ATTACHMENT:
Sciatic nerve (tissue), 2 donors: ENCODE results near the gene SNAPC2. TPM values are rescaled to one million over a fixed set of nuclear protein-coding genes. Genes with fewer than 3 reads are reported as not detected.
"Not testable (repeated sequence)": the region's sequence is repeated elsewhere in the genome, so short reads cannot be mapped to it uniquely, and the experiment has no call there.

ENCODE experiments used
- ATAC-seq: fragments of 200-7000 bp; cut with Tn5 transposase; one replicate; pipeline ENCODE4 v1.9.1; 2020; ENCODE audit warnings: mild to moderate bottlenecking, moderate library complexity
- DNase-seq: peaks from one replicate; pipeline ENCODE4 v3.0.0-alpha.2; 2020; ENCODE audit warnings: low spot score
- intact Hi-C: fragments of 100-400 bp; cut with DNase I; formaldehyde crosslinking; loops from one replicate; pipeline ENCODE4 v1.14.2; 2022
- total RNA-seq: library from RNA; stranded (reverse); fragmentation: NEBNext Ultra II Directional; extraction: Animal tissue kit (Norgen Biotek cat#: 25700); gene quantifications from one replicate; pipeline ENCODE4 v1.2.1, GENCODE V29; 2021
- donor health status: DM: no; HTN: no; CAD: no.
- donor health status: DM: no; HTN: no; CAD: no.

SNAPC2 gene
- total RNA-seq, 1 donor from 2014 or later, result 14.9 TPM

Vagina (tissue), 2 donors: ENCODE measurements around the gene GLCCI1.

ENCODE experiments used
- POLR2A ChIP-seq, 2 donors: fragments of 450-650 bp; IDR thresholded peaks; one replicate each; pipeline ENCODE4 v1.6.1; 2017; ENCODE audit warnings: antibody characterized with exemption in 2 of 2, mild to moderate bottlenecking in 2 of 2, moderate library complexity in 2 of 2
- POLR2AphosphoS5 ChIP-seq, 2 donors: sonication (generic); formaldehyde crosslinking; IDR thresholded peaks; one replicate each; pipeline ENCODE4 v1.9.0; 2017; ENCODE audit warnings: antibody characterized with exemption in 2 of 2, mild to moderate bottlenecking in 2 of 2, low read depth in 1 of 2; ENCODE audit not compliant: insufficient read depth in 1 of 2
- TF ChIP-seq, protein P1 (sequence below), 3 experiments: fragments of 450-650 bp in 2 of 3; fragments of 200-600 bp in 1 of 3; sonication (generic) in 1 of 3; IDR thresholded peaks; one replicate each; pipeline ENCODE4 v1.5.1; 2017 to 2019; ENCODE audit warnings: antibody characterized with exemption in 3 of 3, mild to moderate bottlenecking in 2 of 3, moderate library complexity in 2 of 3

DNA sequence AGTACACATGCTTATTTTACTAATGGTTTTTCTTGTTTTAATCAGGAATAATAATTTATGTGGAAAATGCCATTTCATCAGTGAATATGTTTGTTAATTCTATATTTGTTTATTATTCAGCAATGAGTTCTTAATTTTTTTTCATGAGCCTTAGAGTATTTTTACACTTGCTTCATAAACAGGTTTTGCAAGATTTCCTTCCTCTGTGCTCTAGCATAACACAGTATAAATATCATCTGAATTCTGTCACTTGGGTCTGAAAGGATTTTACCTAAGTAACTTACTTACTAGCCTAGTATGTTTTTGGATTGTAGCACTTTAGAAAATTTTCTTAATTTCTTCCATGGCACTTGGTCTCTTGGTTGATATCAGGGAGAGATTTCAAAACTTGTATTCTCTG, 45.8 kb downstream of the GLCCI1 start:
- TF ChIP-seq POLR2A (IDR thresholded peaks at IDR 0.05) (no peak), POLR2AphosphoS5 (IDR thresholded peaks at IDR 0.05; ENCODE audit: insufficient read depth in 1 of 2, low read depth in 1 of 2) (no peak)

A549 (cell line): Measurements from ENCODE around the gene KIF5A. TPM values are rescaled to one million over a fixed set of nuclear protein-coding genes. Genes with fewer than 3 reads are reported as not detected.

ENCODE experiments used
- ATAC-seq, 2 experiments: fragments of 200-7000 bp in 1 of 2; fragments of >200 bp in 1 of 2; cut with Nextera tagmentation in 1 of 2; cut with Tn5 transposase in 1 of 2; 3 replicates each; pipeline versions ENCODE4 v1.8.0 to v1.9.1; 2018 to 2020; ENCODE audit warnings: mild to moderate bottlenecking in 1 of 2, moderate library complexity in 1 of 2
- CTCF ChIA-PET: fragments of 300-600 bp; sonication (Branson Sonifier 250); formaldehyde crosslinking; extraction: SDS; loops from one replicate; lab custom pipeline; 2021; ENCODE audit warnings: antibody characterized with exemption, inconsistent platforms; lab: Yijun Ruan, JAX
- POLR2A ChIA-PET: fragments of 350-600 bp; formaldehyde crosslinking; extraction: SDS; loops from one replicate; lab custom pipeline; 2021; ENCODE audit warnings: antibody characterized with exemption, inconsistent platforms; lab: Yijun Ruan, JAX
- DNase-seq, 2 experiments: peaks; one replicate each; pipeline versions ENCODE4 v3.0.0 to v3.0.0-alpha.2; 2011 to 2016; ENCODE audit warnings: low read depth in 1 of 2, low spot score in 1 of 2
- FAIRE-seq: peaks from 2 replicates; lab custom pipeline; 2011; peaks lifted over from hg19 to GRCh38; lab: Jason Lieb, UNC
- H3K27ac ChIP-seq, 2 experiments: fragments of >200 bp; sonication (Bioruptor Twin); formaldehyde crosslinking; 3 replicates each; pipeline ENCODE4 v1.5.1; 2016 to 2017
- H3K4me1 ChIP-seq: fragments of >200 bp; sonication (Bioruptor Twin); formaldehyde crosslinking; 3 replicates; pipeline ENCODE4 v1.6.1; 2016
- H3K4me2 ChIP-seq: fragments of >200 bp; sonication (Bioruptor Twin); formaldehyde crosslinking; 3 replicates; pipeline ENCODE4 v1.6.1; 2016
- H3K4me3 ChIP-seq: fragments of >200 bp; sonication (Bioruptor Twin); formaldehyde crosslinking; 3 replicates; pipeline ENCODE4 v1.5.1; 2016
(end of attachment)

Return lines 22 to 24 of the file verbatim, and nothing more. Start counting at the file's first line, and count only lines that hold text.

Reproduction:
- CTCF ChIA-PET: fragments of 300-600 bp; sonication (Branson Sonifier 250); formaldehyde crosslinking; extraction: SDS; loops from one replicate; lab custom pipeline; 2021; ENCODE audit warnings: antibody characterized with exemption, inconsistent platforms; lab: Yijun Ruan, JAX
- POLR2A ChIA-PET: fragments of 350-600 bp; formaldehyde crosslinking; extraction: SDS; loops from one replicate; lab custom pipeline; 2021; ENCODE audit warnings: antibody characterized with exemption, inconsistent platforms; lab: Yijun Ruan, JAX
- DNase-seq, 2 experiments: peaks; one replicate each; pipeline versions ENCODE4 v3.0.0 to v3.0.0-alpha.2; 2011 to 2016; ENCODE audit warnings: low read depth in 1 of 2, low spot score in 1 of 2